Stoke City 2-2 Leicester City: Three things we learnt
Leicester City produced an incredible comeback at the Bet365 Stadium on Saturday afternoon as Stoke City threw away a two goal lead despite having played against ten-men for nearly two-thirds of the game.
This match was an unbelievable spectacle from start to finish, filled with drama, controversy and passion. Four goals, eight bookings, one red card, one penalty, some questionable refereeing, touchline frolics and a last gasp equaliser all contrived to create an immense roller-coaster of a contest for the interested on-looker.
After a bright opening to the game, in which both sides created a number of chances, the game sparked into life when Jamie Vardy was shown a red card following a heavy challenge on Mame Biram Diouf close to the half-way line. Without hesitation referee Craig Pawson immediately dismissed the England international which signalled the start of a mini-capitulation for The Foxes prior to half-time as they appeared to lose all sense of discipline and structure.
Bojan Krkic gave Stoke City the lead from the penalty spot after Danny Simpson had blocked a cross with his arm before Joe Allen was able to convert from close range after Giannelli Imbula’s long-range shot had cannoned back off the post. Leicester went into the dressing room at half time two goals behind and a man down with another five players having received yellow cards (three for dissent). However, the most astonishing sight of the first period was seeing the normally relaxed Claudio Ranieri having to be ushered away from the match officials by Kasper Schmeichel as the two team’s headed for the tunnel – the Italian obviously incensed by Pawson’s officiating in the opening forty-five minutes.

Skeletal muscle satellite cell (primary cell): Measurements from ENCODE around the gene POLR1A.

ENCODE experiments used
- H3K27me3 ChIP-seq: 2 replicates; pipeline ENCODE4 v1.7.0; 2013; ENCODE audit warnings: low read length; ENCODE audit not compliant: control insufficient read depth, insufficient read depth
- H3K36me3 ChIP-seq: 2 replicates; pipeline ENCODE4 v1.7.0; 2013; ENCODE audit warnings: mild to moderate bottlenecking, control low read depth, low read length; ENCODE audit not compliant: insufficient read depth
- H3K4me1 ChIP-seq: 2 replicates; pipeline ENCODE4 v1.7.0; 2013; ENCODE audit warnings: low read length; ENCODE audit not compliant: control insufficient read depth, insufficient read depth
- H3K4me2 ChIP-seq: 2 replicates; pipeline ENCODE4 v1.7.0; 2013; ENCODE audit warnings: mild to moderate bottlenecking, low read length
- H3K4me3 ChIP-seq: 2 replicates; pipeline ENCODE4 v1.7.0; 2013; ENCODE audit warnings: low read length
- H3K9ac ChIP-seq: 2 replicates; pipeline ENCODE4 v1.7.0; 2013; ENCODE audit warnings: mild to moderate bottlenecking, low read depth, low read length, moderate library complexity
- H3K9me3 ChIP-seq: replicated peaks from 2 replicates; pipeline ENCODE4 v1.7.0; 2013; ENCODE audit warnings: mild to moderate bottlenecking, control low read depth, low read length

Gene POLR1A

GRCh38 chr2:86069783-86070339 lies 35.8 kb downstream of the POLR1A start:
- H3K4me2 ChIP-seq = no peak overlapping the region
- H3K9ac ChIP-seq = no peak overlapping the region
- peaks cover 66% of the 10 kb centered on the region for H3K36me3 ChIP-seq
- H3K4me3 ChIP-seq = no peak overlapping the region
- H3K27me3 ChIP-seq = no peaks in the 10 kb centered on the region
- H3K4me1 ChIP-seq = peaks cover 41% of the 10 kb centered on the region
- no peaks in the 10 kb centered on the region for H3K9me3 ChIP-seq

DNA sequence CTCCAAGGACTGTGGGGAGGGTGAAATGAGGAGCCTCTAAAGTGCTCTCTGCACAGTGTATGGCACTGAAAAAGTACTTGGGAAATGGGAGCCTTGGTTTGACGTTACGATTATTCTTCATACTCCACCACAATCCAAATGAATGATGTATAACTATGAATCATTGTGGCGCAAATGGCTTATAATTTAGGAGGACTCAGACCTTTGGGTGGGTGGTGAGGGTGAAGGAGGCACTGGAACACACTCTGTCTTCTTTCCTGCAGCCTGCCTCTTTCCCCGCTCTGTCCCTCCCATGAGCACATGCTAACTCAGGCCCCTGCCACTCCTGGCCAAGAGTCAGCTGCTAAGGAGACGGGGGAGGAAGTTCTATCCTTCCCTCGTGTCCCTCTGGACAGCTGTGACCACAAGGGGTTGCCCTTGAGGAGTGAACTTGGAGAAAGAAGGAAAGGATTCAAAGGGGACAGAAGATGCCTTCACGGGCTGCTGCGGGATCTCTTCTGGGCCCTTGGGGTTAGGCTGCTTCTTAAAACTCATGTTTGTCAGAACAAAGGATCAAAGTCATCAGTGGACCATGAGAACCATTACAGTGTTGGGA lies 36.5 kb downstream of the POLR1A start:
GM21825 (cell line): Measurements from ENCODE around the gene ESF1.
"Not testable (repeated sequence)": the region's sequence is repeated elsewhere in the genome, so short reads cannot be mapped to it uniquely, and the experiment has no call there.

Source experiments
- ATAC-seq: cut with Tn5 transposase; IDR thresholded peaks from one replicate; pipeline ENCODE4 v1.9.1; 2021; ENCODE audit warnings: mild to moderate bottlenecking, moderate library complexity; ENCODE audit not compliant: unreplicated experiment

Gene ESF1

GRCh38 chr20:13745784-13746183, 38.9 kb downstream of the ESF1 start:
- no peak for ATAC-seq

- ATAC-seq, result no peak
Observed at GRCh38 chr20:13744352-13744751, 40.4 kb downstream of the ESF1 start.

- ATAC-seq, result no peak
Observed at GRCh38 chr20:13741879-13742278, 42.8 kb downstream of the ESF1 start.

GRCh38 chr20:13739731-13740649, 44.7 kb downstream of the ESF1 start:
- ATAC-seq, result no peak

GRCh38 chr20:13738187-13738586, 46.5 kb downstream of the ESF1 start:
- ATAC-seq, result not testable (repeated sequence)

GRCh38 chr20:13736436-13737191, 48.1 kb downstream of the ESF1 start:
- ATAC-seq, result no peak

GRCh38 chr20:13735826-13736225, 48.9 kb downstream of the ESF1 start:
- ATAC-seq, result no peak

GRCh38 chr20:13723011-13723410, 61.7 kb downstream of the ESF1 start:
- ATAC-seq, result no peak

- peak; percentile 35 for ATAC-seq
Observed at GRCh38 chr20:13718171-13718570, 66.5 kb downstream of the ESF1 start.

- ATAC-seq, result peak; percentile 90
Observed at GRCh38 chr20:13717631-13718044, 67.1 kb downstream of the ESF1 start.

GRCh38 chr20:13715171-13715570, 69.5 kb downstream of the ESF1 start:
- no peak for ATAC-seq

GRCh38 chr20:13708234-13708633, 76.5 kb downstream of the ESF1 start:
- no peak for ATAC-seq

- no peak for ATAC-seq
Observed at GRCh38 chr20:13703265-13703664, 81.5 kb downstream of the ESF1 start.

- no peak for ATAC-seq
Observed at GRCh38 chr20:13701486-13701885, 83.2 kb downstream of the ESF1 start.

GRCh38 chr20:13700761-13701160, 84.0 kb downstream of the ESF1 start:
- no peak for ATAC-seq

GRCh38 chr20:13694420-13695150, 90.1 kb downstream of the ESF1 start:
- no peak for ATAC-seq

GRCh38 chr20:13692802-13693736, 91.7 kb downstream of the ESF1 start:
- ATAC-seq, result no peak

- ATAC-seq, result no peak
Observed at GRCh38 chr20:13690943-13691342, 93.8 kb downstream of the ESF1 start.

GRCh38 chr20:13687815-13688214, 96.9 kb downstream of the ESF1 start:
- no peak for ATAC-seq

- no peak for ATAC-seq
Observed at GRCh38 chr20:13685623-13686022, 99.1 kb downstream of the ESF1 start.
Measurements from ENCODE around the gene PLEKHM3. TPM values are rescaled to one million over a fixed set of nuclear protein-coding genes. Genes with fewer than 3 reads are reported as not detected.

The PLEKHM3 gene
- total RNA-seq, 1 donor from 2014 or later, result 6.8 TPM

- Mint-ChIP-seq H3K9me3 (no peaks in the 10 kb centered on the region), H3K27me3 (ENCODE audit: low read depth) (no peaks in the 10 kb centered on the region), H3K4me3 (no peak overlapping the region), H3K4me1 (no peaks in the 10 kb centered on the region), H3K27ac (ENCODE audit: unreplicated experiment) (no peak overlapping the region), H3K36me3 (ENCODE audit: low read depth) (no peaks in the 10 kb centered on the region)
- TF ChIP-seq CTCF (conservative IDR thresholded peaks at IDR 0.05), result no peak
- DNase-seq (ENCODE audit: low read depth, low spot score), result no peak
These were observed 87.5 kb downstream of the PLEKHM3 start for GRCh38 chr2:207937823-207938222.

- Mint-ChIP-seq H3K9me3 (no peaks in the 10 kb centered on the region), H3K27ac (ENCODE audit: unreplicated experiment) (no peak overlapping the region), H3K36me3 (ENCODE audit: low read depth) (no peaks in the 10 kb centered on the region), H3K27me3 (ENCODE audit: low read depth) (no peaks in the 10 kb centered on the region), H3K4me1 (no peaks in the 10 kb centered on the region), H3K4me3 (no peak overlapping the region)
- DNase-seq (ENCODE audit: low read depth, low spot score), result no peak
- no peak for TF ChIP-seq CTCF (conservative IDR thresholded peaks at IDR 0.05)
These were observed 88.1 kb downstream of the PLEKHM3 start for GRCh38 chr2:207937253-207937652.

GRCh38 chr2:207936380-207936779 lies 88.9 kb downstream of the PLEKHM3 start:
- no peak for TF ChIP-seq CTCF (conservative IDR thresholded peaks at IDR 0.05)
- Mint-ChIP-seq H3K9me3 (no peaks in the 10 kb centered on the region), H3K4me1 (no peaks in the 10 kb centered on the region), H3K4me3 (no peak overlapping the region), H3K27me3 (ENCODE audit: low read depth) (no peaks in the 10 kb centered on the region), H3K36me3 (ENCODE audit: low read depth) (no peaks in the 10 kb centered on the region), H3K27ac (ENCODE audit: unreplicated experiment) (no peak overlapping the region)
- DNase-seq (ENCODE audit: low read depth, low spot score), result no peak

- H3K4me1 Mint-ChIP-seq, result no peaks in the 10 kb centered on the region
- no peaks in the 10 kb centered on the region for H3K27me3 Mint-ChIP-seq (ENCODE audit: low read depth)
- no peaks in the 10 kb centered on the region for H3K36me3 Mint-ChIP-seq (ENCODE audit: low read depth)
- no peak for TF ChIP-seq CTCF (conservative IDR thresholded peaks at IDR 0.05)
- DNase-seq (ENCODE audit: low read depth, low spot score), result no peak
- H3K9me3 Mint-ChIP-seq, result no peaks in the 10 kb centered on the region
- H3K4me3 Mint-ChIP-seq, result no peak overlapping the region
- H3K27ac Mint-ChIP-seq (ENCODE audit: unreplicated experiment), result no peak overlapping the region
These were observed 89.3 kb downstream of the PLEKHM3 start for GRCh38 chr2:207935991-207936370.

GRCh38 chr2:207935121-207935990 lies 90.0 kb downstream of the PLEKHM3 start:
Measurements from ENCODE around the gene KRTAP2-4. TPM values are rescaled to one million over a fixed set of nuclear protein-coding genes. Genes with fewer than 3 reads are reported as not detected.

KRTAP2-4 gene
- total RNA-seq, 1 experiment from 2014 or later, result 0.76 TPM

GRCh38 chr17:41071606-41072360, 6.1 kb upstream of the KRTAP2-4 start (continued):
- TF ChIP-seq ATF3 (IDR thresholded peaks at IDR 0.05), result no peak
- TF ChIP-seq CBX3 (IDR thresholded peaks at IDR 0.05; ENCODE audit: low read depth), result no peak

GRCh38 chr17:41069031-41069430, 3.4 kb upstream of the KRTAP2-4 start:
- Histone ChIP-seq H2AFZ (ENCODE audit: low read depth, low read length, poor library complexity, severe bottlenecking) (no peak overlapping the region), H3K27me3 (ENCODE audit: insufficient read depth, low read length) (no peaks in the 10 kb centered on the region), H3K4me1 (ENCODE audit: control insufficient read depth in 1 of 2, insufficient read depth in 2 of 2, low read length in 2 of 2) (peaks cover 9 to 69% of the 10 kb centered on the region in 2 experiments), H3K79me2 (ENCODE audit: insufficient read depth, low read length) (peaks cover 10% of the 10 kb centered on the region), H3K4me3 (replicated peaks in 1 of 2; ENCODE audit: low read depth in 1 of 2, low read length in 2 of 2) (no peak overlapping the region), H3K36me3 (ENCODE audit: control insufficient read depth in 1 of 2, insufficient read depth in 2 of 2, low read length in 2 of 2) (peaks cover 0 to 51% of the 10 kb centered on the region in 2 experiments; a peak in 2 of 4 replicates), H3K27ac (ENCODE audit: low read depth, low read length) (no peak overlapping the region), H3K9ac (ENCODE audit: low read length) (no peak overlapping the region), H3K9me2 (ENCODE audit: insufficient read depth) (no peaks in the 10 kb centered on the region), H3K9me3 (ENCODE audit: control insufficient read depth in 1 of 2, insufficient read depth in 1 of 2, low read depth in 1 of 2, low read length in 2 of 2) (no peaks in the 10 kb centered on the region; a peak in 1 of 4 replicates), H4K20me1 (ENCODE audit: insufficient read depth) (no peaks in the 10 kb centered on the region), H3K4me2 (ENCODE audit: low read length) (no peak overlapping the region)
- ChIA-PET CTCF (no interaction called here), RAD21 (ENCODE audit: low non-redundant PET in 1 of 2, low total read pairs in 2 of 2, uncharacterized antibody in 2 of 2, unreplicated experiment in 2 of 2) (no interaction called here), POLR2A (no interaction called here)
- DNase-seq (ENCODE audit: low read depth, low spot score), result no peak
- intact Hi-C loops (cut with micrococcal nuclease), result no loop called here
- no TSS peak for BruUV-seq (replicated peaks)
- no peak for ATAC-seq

Stoke were well worth their lead going into the half time interval and had produced some sublime football to keep the visitors on the back foot. However, The Potters came out for the second period a different team – seemingly content to defend their two goal advantage despite the numerical advantage. The home side appeared to be in relative control until the final fifteen minutes which saw substitute Leonardo Ullao half the deficit before Daniel Amartey headed home an astonishing last-gasp equaliser.
Absolute madness. Football can be an incredible game!
Stoke capitalise on Leicester indiscipline